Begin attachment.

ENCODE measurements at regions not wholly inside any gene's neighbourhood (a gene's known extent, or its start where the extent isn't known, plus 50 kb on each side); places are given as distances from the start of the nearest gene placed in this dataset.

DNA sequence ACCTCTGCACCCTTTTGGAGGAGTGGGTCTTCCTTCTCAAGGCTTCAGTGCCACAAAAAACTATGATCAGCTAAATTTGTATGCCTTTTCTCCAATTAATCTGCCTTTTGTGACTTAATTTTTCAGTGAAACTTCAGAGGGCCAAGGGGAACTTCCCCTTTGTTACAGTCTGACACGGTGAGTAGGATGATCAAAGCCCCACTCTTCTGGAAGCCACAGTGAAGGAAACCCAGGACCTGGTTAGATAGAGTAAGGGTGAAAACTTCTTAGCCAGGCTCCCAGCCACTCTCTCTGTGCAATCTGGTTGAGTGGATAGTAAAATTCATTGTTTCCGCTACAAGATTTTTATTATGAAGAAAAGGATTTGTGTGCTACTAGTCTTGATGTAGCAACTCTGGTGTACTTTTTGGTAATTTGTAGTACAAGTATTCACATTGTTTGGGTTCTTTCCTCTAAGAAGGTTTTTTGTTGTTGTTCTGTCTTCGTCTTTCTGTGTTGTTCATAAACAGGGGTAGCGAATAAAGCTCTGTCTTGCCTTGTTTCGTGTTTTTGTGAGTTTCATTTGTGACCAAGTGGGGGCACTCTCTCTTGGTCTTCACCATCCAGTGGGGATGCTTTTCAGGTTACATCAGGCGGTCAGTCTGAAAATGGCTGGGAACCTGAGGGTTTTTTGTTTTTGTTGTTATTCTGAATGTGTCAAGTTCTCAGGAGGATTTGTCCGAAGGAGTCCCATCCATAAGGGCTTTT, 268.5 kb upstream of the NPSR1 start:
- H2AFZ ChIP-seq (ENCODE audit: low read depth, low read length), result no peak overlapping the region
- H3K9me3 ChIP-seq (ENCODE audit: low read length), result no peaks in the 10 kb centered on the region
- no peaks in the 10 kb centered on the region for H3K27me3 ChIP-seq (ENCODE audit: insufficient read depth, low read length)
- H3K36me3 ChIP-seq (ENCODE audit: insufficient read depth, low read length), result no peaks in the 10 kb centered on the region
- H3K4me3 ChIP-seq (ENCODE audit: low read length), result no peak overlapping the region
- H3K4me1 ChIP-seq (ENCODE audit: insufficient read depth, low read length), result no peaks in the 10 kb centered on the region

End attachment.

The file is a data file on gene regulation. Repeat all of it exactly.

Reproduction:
ENCODE measurements at regions not wholly inside any gene's neighbourhood (a gene's known extent, or its start where the extent isn't known, plus 50 kb on each side); places are given as distances from the start of the nearest gene placed in this dataset.

DNA sequence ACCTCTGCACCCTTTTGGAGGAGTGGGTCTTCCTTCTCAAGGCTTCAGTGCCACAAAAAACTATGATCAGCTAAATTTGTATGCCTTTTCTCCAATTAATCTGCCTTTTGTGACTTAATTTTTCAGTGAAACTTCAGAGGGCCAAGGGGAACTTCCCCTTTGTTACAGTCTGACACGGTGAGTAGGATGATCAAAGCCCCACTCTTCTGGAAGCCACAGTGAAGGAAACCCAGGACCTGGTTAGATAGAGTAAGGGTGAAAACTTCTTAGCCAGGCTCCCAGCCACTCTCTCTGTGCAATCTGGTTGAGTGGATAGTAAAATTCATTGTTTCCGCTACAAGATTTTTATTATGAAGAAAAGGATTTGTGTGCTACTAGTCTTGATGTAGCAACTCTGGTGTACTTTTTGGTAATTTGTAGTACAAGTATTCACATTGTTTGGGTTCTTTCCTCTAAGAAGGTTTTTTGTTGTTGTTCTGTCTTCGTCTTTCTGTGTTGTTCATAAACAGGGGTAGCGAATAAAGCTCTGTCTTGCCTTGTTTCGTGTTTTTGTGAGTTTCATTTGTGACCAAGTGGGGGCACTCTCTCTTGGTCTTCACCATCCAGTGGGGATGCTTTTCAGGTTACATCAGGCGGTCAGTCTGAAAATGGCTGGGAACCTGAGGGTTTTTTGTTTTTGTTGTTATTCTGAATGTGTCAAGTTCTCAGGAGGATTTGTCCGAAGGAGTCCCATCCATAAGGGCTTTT, 268.5 kb upstream of the NPSR1 start:
- H2AFZ ChIP-seq (ENCODE audit: low read depth, low read length), result no peak overlapping the region
- H3K9me3 ChIP-seq (ENCODE audit: low read length), result no peaks in the 10 kb centered on the region
- no peaks in the 10 kb centered on the region for H3K27me3 ChIP-seq (ENCODE audit: insufficient read depth, low read length)
- H3K36me3 ChIP-seq (ENCODE audit: insufficient read depth, low read length), result no peaks in the 10 kb centered on the region
- H3K4me3 ChIP-seq (ENCODE audit: low read length), result no peak overlapping the region
- H3K4me1 ChIP-seq (ENCODE audit: insufficient read depth, low read length), result no peaks in the 10 kb centered on the region